161 Droughty Point Road, Rokeby TAS, Australia

Distance: 11km or 17kms

Skill level: Intermediate

  • limited previous paddling skills or experience
  • the basic skills to manoeuvre your kayak forwards, backwards and sideways
  • competent to paddle in 10km/hour winds
  • practiced how to recover if you capsize
  • the skills to land your kayak on a boat ramp or beach without breaking waves
  • basic navigation and map reading skills
  • can understand the Bureau of Meteorology marine weather forecasts and observe signs of changing weather conditions
  • reasonable fitness to paddle longer distances
  • competent to paddle in 20km/hour winds
  • good navigation and map reading skills
  • skills and experience to handle larger waves (up to 1 metre), swells and winds
  • skills to land your kayak onto a rocky shore or beach with breaking waves

Note: Some parts of Ralphs Bay would suit basic paddlers in favourable weather conditions e.g. Mortimers Bay, western side of Ralphs Bay (South Arm) and near Lauderdale.


  • Views of the scenic coastline with various route options to traverse the bay.
  • Lauderdale Canal (accessible at mid to high tides) to then give access to Lauderdale Beach and Frederick Henry Bay.
  • Remoteness around the western side of Ralphs Bay to Gellibrand Point with a series of bluffs.
  • Several isolated beaches including Richardsons Beach, Huxleys Beach, Musk Beach and Shelly Beach.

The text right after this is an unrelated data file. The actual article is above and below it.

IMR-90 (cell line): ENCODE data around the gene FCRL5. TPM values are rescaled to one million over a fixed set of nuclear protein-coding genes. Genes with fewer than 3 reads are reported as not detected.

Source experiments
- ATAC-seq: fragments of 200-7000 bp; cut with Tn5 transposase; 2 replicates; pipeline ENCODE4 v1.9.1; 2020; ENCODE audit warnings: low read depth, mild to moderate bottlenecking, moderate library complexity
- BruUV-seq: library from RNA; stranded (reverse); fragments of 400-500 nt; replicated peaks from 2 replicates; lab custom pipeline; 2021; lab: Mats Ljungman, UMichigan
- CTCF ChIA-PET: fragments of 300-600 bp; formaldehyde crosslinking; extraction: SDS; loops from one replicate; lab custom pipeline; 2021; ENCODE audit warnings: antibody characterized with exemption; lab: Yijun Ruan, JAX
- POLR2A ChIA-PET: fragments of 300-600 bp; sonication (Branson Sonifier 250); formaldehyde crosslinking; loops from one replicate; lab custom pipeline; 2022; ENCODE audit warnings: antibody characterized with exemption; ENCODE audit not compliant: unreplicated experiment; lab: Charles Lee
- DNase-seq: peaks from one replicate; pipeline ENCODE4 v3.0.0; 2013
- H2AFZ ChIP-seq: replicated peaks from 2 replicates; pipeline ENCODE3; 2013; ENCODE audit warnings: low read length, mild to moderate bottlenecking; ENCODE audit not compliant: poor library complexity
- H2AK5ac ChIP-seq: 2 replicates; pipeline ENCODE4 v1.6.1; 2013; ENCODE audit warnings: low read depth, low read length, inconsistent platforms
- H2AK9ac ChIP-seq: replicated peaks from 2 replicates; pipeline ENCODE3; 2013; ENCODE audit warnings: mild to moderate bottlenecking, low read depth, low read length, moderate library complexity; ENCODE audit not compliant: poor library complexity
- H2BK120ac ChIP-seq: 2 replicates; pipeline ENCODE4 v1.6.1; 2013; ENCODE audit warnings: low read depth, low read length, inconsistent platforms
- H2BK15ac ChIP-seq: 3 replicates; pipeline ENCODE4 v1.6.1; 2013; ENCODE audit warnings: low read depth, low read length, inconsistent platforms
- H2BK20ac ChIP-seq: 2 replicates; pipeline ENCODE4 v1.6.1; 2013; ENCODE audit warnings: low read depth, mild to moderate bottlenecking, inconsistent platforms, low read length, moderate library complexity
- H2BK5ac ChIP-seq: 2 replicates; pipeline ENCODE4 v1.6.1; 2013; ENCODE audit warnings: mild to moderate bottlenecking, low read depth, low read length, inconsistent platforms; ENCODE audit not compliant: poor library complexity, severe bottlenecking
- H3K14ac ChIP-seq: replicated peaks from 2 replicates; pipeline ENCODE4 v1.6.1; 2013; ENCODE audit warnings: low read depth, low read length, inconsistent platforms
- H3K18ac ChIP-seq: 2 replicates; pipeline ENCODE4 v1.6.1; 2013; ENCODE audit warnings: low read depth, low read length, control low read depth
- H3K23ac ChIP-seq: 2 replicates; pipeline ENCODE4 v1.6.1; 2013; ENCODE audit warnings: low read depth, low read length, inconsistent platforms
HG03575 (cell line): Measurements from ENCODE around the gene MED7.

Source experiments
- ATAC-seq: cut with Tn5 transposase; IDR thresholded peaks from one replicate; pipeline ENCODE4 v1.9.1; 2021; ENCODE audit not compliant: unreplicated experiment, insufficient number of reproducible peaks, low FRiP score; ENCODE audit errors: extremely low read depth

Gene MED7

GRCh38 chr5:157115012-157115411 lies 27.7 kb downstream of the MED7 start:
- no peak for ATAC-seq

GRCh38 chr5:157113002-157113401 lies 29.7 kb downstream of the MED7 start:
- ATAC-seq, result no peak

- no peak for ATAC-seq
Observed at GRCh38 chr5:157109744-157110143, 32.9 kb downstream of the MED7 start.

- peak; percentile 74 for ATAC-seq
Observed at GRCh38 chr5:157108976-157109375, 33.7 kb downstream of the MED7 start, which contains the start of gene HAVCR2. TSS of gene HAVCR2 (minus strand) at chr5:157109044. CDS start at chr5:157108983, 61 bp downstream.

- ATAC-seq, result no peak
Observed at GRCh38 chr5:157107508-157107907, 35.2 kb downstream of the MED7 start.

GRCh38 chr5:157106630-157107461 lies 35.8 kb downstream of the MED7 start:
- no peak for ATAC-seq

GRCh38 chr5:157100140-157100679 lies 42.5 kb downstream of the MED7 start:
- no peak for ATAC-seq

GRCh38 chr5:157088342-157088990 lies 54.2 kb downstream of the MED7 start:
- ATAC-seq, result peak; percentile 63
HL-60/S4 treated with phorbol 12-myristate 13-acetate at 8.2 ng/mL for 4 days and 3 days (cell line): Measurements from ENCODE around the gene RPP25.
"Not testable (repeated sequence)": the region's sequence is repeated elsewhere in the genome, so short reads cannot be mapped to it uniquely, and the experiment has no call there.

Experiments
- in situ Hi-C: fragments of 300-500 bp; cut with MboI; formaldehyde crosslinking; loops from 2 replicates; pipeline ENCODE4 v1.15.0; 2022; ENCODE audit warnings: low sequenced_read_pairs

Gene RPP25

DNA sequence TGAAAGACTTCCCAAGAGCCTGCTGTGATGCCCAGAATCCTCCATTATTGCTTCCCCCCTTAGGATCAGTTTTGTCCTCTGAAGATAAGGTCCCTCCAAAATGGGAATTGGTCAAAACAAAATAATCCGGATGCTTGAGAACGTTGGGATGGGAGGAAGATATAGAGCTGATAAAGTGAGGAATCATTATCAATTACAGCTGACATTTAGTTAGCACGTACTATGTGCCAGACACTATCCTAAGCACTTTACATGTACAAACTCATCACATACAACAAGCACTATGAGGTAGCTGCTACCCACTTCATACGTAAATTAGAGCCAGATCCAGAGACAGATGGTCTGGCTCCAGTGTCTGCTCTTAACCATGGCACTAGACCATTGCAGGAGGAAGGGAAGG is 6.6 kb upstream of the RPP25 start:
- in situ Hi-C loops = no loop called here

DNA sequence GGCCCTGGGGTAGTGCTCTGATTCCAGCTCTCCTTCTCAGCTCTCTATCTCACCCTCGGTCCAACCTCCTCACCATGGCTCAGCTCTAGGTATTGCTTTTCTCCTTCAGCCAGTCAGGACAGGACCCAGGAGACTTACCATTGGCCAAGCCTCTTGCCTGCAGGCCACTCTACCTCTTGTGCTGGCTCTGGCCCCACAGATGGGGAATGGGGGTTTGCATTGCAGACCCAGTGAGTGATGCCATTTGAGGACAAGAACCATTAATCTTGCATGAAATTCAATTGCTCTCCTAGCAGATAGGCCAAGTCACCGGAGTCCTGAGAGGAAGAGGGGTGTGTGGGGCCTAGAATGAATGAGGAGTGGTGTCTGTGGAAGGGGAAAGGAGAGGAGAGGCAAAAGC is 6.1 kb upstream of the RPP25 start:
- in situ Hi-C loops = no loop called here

• Option of a paddle from Bezzants Road around to Opossum Bay or South Arm Beach.

Clarence Kayak Trail waterproof/tear-proof hard copy and pdf

The Clarence Kayak Trail is available for purchase as a waterproof/tear-proof brochure folded to A5 size and a pdf version is also available. Find out more…


  • Kayaking

Hazards: Northeast winds can make it difficult to paddle from Droughty Point to Rokeby. Strong southerly and southeasterly sea breezes can occur in summer.


Shallow waters and mudflats occur around much of Ralphs Bay at low tide, especially towards the South Arm Neck.

All coastal waters can be dangerous at times and it is recommended that you read about the paddling conditions, the skill level proposed for sections of the Clarence Kayak Trail and go through the checklist before you decide where to go for a paddle.

There are specific risks in paddling the coastline and users should do so at their own risk. Trail users should exercise due care, skill and diligence in undertaking the activity and undertake appropriate weather checks with the Bureau of Meterology and MAST beforehand and take appropriate safety measures. Paddlers should ensure they comply with all applicable laws and regulations.  

Be prepared, check out our Paddlers Checklist.

Paddling Conditions

River and open water conditions can vary according to many factors such as:

  • wind strength;
  • direction and duration that the wind has been blowing;
  • fetch (the distance over which the wind has blown);
  • depth of water;
  • physical characteristics of the shoreline;
  • tide and currents; and
  • air and water temperature.

You should access up-to-date weather and wind forecasts on the Australian Government Bureau of Meteorology: www.bom.gov.au/australia/meteye/ or ring Marine and Safety Tasmania (MAST) marine weather on 6233 9955 before setting out to obtain the latest weather forecast.

MAST has a website for paddle craft users: www.mast.tas.gov.au/recreational/paddle-safe-program/kayak-canoe/

You can also use beachsafe.com.au to obtain information about beach conditions and available facilities.

You should always consider having an alternative plan when planning your trip and know where you can get off the water if the weather conditions change.

When on the water keep a look out for:

  • Changing weather conditions especially strengthening winds and off shore winds
  • Other boats and users of the coastal waters
  • Pylons, navigational buoys, rocks and any other hazards
  • Avoid main navigation spans on the Derwent River